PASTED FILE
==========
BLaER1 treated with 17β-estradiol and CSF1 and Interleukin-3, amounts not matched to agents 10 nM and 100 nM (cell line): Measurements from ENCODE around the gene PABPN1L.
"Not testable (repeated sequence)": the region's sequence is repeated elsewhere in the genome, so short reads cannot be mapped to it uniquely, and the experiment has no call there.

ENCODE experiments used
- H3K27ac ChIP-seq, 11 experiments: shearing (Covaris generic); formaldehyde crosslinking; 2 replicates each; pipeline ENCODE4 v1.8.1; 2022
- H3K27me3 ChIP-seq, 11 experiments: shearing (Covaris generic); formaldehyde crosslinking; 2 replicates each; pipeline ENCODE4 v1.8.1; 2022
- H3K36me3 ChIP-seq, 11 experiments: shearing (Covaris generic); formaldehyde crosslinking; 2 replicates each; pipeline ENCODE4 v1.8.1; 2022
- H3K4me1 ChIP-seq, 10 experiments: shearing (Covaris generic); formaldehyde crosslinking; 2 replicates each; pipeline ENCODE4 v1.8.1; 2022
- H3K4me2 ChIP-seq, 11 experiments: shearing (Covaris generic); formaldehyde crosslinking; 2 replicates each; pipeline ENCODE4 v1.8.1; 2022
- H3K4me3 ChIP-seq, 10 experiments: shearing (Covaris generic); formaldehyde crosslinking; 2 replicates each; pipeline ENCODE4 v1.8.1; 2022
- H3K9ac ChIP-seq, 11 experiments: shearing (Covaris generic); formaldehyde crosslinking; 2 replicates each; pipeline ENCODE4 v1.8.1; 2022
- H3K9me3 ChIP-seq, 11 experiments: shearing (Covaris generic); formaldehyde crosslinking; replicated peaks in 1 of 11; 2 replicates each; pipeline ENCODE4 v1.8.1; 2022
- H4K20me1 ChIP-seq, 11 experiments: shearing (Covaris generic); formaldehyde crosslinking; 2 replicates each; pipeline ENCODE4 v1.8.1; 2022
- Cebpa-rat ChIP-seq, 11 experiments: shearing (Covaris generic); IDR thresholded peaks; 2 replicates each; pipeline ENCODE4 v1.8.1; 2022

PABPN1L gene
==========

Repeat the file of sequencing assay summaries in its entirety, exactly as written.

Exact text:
BLaER1 treated with 17β-estradiol and CSF1 and Interleukin-3, amounts not matched to agents 10 nM and 100 nM (cell line): Measurements from ENCODE around the gene PABPN1L.
"Not testable (repeated sequence)": the region's sequence is repeated elsewhere in the genome, so short reads cannot be mapped to it uniquely, and the experiment has no call there.

ENCODE experiments used
- H3K27ac ChIP-seq, 11 experiments: shearing (Covaris generic); formaldehyde crosslinking; 2 replicates each; pipeline ENCODE4 v1.8.1; 2022
- H3K27me3 ChIP-seq, 11 experiments: shearing (Covaris generic); formaldehyde crosslinking; 2 replicates each; pipeline ENCODE4 v1.8.1; 2022
- H3K36me3 ChIP-seq, 11 experiments: shearing (Covaris generic); formaldehyde crosslinking; 2 replicates each; pipeline ENCODE4 v1.8.1; 2022
- H3K4me1 ChIP-seq, 10 experiments: shearing (Covaris generic); formaldehyde crosslinking; 2 replicates each; pipeline ENCODE4 v1.8.1; 2022
- H3K4me2 ChIP-seq, 11 experiments: shearing (Covaris generic); formaldehyde crosslinking; 2 replicates each; pipeline ENCODE4 v1.8.1; 2022
- H3K4me3 ChIP-seq, 10 experiments: shearing (Covaris generic); formaldehyde crosslinking; 2 replicates each; pipeline ENCODE4 v1.8.1; 2022
- H3K9ac ChIP-seq, 11 experiments: shearing (Covaris generic); formaldehyde crosslinking; 2 replicates each; pipeline ENCODE4 v1.8.1; 2022
- H3K9me3 ChIP-seq, 11 experiments: shearing (Covaris generic); formaldehyde crosslinking; replicated peaks in 1 of 11; 2 replicates each; pipeline ENCODE4 v1.8.1; 2022
- H4K20me1 ChIP-seq, 11 experiments: shearing (Covaris generic); formaldehyde crosslinking; 2 replicates each; pipeline ENCODE4 v1.8.1; 2022
- Cebpa-rat ChIP-seq, 11 experiments: shearing (Covaris generic); IDR thresholded peaks; 2 replicates each; pipeline ENCODE4 v1.8.1; 2022

PABPN1L gene